The Fetus as Person

By Merrill Ring (with Juan Matute)
 
The religious right cannot be swayed in their opposition to abortion by talking about a woman’s right to control her own body.  For that does not respond to the most important issue:  whether the fetus is a human being, a person.
 
Presidential candidate Bernie Sanders gave an excellent speech at Liberty University.  However, it had a significant flaw.  That had to do with what he said about abortion. 
 
The current standard liberal, leftish, defense of abortion, the one employed by Sanders, focuses on a woman’s right to control her own body.  However, a well-primed anti-abortion opponent knows exactly how to reply to that.  There was just such a student in the audience who was quoted in the media following the talk.  She asked (I don’t have the exact words) “But what about the other body?”  Her objection, and it is widely used by those opposed to abortion, is that there are two people involved and to mention only the rights of one of them, the woman, is to ignore the rights of the other, the fetal person.  Opponents of abortion find that a very powerful reply.  References to a woman’s right to control what happens to her own body will not disrupt the objection in the slightest.
 
The only way to support abortion in the face that quite common objection is to deny what it assumes, namely that the fetus is a person, is a human being. 
 
That same student said, supporting the crucial assumption, “Science and philosophy have shown that the fetus is a human being.” 
 
First, consider the appeal to science.  Science could not possibly show what she (and others) claim it has - for the terms ‘human’ and ‘human being’ (and ‘person’) are moral and legal terms not scientific terms.  The scientific term for what we are biologically is ‘home sapiens’.  Now the human fetus is not even a member of the species homo sapiens – it is a homo sapiens fetus.  And if we do say that it is a human fetus, we do not mean that it is a human being but rather it is the fetus of something having the moral and legal status of a human being.  (Here is where all the talk of its potential for becoming a homo sapiens, even a human being, comes in.)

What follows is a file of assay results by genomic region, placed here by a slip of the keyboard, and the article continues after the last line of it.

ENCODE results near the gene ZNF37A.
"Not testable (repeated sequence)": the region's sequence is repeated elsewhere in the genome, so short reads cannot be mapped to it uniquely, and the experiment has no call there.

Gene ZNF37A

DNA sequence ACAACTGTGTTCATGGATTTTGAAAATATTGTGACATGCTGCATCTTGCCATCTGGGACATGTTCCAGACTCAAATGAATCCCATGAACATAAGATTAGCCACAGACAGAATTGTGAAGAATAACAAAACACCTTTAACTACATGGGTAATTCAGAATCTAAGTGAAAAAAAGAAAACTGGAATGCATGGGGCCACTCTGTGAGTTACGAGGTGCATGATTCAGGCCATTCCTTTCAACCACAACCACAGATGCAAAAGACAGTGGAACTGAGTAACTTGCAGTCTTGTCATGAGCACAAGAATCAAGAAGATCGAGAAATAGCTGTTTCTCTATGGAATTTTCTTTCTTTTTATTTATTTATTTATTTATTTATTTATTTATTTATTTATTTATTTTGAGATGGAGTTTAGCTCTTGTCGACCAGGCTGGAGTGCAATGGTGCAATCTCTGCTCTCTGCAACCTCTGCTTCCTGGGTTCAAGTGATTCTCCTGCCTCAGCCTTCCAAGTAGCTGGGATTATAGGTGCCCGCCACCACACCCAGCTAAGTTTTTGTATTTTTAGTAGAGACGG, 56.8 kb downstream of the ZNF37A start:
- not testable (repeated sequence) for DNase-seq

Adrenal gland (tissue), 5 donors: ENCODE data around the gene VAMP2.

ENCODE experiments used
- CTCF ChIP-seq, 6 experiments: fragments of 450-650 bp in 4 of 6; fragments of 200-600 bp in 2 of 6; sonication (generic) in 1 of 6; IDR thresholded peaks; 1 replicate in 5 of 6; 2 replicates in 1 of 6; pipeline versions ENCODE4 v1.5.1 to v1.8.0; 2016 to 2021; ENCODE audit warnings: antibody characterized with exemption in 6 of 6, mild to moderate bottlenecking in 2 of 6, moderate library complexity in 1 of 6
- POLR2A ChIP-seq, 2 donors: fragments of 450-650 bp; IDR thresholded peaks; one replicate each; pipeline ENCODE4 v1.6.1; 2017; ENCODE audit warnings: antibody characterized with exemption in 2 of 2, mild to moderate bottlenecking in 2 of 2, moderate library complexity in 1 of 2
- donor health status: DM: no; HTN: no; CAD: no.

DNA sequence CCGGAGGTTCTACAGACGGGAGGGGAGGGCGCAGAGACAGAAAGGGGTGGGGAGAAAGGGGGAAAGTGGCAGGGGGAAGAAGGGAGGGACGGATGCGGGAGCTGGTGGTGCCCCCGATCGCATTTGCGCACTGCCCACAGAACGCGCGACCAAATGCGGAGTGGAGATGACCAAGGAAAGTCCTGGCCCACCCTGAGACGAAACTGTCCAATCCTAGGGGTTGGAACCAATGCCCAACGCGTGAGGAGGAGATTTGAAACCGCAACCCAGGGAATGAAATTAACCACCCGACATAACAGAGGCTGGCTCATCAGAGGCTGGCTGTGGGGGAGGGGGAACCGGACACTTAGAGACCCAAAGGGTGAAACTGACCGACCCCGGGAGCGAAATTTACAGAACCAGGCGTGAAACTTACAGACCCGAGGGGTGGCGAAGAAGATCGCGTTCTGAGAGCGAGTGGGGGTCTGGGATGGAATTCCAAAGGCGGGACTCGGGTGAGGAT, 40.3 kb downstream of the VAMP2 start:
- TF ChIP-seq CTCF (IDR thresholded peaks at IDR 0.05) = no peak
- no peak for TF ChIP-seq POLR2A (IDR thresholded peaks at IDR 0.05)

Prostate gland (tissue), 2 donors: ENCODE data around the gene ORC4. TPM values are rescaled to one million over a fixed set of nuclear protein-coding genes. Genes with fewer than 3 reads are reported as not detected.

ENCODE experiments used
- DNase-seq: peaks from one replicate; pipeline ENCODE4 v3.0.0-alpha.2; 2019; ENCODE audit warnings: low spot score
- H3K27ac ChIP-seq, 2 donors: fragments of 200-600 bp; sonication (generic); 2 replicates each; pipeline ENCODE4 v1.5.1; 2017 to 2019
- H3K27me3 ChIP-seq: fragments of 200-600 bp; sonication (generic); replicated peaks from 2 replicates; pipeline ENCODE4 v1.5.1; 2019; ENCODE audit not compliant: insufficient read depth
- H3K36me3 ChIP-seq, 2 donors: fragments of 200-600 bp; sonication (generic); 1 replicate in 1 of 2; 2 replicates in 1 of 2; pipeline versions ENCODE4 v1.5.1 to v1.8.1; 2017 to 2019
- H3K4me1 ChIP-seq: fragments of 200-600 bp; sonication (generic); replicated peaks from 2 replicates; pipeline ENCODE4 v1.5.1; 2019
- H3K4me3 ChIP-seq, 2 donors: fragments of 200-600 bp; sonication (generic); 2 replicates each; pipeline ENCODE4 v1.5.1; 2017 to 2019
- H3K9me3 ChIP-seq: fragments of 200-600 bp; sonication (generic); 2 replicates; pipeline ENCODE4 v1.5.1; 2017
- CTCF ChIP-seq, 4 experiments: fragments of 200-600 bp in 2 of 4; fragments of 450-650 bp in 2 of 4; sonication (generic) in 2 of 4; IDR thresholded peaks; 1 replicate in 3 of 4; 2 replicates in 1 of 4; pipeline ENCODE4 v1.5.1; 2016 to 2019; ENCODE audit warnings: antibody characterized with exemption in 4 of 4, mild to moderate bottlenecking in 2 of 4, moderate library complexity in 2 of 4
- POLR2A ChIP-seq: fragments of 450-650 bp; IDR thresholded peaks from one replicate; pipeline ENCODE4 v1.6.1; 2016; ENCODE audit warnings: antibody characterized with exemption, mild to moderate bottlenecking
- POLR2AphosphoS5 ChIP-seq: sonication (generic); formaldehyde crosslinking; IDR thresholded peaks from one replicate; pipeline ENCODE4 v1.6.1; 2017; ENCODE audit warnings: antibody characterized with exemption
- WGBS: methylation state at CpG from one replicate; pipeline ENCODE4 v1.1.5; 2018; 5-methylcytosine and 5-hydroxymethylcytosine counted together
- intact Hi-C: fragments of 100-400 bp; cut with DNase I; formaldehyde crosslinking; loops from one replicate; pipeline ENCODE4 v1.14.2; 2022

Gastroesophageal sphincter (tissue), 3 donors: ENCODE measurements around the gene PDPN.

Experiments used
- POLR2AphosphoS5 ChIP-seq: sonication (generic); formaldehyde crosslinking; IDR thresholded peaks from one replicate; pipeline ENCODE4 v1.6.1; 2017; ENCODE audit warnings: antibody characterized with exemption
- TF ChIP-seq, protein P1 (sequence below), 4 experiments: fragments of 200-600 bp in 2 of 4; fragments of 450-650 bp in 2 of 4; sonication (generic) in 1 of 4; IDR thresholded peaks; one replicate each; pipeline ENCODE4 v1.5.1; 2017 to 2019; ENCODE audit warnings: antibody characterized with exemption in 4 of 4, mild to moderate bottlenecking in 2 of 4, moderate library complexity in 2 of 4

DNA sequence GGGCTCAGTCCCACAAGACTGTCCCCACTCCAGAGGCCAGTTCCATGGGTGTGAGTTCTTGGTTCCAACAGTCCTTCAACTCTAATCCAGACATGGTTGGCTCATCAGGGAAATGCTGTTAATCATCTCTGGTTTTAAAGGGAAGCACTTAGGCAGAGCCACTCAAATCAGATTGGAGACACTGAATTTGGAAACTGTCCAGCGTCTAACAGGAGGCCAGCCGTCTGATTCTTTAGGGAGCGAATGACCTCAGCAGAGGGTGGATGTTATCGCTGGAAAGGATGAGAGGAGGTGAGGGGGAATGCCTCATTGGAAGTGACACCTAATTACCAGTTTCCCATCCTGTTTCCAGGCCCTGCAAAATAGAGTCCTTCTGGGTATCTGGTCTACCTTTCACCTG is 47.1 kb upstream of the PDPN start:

So science could not possibly show what she claimed.  As for philosophy, my guess from being a member of that tribe is that the overwhelming majority of philosophers will deny that a human fetus is a human being (more or less on the grounds I employ above.)  Suppose that even half of the philosophical community say a fetus is a human being:  that does not show as she claims that philosophy has established that.  Only if the overwhelming majority of philosophers were to accept that would she be right:  and that is not remotely the case.
 
The only argument for the anti-abortion thesis that the human fetus is a human being is religious.  (God implants a soul in the fetus at the moment of conception.) That is why the young lady appeals to science and philosophy:  she, and her co-religionists, want to hide the fact that their position is solely religious. 
 
Anyone, such as Senator Sanders, who wants to talk to the opposition (you can get away with talking of a woman’s right to control her own body to an audience of progressives) about abortion has to cut to the heart of the matter and say something like ‘I support abortion and disagree with you because you hold that a fetus is a person, a human being and you are mistaken about that.’
 
Another student asked Sanders (roughly) ‘Why do you say you want to defend the most vulnerable and yet support abortion?’  The assumption there is is the same, namely that the fetus is a full-fledged human being, simply temporarily hidden away, unborn and is very vulnerable.  It is that assumption about the personhood of the fetus that we need to reject.
 
A friend of mine (Juan Matute) produced an excellent version of the liberal position:
1.  The pregnant woman is bearing her fetus, and she alone is giving it life.
2.  The fetus is hers and hers alone, not anyone else's.
3.  The pregnant woman is the one who is responsible for the nourishment and health of the fetus.
4.  It is the decision of the future mother if she is able and willing to love and care for her child.  If she is not, she has to make the decision whether to abort or to allow for adoption.
5.  Once the fetus has left the birth canal and the body of the mother, the transition is complete and the result is a real person.   Up until that point, the fetus is the "property" of the mother, and not anyone else's.
6.  Once the transition from fetus to a born child is complete, the baby is a member of society and subject to all laws and regulations thereto.
 
The problem is that it is there assumed (see 5.) that the fetus does not become a person until birth.  While that is the best view to take (I pass over the reasons for that here), it runs head on into the standard religious assumption that the fetus is a person from conception.  Hence even a sophisticated defense of abortion such as this will make no impact on those who reject the practice as morally mistaken.  Once again, until the crux of the issue is confronted there will be a stand off.